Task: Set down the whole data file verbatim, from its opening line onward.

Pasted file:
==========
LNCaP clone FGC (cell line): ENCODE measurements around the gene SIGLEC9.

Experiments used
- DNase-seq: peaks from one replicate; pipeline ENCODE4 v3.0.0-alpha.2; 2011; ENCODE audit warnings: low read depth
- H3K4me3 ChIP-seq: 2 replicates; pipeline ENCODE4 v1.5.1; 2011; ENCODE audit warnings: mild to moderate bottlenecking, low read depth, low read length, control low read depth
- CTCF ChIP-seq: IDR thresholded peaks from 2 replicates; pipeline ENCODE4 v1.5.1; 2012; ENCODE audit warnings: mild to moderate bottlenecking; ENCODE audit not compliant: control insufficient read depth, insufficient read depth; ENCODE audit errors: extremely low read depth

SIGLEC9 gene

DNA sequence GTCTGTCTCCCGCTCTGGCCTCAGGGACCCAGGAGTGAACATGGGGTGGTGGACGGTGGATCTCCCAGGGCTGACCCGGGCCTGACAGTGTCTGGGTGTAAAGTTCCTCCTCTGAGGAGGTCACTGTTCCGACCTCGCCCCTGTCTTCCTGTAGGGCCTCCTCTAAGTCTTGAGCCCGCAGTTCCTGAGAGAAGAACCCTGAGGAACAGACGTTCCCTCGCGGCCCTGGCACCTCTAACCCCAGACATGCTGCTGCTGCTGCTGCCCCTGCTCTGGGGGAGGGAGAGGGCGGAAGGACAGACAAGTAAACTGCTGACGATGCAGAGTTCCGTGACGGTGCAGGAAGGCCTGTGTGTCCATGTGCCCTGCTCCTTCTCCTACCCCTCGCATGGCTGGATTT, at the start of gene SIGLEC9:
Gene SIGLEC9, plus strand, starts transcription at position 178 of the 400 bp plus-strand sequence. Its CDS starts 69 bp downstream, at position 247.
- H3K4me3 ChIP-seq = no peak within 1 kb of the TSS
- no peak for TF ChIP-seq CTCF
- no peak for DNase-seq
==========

LNCaP clone FGC (cell line): ENCODE measurements around the gene SIGLEC9.

Experiments used
- DNase-seq: peaks from one replicate; pipeline ENCODE4 v3.0.0-alpha.2; 2011; ENCODE audit warnings: low read depth
- H3K4me3 ChIP-seq: 2 replicates; pipeline ENCODE4 v1.5.1; 2011; ENCODE audit warnings: mild to moderate bottlenecking, low read depth, low read length, control low read depth
- CTCF ChIP-seq: IDR thresholded peaks from 2 replicates; pipeline ENCODE4 v1.5.1; 2012; ENCODE audit warnings: mild to moderate bottlenecking; ENCODE audit not compliant: control insufficient read depth, insufficient read depth; ENCODE audit errors: extremely low read depth

SIGLEC9 gene

DNA sequence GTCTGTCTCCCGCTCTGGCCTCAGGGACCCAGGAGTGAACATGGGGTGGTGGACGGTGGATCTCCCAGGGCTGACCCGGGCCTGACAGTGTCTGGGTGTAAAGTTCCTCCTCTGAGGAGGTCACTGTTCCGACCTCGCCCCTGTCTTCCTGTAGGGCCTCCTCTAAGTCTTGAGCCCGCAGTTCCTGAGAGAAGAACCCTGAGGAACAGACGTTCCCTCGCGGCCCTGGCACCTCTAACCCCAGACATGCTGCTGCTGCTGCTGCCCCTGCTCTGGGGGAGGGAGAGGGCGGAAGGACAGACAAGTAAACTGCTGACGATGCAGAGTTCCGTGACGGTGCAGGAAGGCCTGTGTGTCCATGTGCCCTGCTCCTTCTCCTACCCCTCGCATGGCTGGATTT, at the start of gene SIGLEC9:
Gene SIGLEC9, plus strand, starts transcription at position 178 of the 400 bp plus-strand sequence. Its CDS starts 69 bp downstream, at position 247.
- H3K4me3 ChIP-seq = no peak within 1 kb of the TSS
- no peak for TF ChIP-seq CTCF
- no peak for DNase-seq